Jérémie Beyou is a shaken man. He, above all the sailors that were with him in the leading group until a couple of days ago, took the greatest precautions in the storm that decimated the fleet at the beginning of Vendee Globe race. He said then: "I’ve reduced sail all round, perhaps a little too much. I’m careful for the boat as well as for myself. It’s important not to break anything."
Now he is heading for Brazil with two spreaders dangling from his mast. They whirl round and round, threatening to damage the mast, but he is powerless where it comes to a fix. "The sea is choppy, with a 4 foot swell and little uncoordinated waves, the wind is on the beam, blowing at between 15 and 20 knots, and I’m sailing with 3 reefs in the main and the ORC (the smallest headsail), with the keel to leeward. It would be a real exploit to climb the mast right now: imagine a 3-metre long rod weighing 10 kgs, which is banging against the sail and turning on itself… It’s as dangerous as the sail of a windmill." Jérémie told his shore team this afternoon."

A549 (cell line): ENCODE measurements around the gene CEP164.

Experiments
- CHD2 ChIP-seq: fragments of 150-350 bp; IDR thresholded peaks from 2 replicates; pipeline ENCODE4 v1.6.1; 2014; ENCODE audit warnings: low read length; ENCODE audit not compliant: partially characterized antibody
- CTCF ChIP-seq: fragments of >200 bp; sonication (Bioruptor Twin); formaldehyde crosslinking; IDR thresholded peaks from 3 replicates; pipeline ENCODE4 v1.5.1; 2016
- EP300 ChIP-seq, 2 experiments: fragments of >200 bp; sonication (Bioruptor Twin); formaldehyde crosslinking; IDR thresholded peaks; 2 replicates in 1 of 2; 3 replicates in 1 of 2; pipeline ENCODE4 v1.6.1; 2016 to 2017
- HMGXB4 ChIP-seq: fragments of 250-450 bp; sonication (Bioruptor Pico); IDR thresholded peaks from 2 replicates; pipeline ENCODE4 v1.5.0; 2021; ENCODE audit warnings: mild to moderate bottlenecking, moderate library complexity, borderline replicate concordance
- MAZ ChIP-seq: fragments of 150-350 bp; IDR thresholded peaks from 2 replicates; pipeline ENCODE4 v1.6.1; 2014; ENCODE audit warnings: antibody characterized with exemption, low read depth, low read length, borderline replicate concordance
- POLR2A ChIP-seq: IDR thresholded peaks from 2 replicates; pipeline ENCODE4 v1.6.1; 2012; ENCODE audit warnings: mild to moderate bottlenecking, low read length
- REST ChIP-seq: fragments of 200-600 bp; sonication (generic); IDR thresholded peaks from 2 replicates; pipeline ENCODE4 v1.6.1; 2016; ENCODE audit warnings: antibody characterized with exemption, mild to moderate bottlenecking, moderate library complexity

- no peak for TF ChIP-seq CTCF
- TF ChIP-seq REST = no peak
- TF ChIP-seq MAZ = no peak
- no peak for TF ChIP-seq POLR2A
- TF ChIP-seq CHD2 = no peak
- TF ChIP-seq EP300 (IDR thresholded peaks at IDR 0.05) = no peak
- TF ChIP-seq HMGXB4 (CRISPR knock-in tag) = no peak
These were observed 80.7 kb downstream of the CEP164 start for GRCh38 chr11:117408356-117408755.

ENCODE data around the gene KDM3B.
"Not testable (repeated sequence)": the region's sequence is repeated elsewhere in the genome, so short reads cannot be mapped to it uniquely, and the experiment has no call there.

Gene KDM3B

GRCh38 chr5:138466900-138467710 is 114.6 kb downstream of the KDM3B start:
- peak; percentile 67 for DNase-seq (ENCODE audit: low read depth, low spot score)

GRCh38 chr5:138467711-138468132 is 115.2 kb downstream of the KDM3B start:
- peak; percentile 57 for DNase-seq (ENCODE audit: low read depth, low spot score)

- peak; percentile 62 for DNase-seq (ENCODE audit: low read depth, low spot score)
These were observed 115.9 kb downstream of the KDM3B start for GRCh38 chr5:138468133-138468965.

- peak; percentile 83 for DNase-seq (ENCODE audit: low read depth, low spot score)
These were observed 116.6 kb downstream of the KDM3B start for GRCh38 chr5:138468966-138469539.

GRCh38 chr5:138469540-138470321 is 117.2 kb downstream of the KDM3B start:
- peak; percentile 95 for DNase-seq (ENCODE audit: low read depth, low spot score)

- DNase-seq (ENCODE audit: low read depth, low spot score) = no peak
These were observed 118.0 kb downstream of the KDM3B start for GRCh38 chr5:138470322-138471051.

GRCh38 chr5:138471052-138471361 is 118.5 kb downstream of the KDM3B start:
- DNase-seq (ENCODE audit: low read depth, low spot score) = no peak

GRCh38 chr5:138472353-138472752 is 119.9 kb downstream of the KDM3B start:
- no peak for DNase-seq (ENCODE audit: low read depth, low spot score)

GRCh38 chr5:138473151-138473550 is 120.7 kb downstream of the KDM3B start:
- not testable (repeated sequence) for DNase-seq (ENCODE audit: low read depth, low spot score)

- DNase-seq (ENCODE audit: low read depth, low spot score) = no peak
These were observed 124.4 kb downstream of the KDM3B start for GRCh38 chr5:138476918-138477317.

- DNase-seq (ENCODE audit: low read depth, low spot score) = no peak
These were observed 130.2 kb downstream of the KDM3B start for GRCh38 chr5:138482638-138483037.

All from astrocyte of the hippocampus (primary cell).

This picture from a few days ago, with Jerémie sitting on Delta Dore, contentedly surveying a glassy sea, as he traversed the Doldrums, illustrates how uncertain life is in an event like the Vendee Globe. There must be some other worried skippers, for leader Gitana 80, Generali & BT all have the same rig as Delta Dore. This pic by Jérémie Beyou. The stories are on SA Sailing News (brought to you by Velocitek) and more Vendee Globe pix are here.